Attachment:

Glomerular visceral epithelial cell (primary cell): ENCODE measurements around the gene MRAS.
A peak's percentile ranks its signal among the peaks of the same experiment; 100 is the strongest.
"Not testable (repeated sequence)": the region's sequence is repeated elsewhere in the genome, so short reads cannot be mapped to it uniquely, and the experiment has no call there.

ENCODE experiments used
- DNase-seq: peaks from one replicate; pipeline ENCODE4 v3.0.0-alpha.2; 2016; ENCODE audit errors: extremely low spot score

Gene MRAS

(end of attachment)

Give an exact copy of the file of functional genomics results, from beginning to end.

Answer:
Glomerular visceral epithelial cell (primary cell): ENCODE measurements around the gene MRAS.
A peak's percentile ranks its signal among the peaks of the same experiment; 100 is the strongest.
"Not testable (repeated sequence)": the region's sequence is repeated elsewhere in the genome, so short reads cannot be mapped to it uniquely, and the experiment has no call there.

ENCODE experiments used
- DNase-seq: peaks from one replicate; pipeline ENCODE4 v3.0.0-alpha.2; 2016; ENCODE audit errors: extremely low spot score

Gene MRAS